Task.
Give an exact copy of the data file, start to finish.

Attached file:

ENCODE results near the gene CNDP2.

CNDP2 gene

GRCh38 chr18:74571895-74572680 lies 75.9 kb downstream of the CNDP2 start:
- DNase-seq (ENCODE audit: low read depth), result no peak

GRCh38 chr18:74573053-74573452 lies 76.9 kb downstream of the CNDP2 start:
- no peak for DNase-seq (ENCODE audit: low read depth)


ENCODE results near the gene CNDP2.

CNDP2 gene

GRCh38 chr18:74571895-74572680 lies 75.9 kb downstream of the CNDP2 start:
- DNase-seq (ENCODE audit: low read depth), result no peak

GRCh38 chr18:74573053-74573452 lies 76.9 kb downstream of the CNDP2 start:
- no peak for DNase-seq (ENCODE audit: low read depth)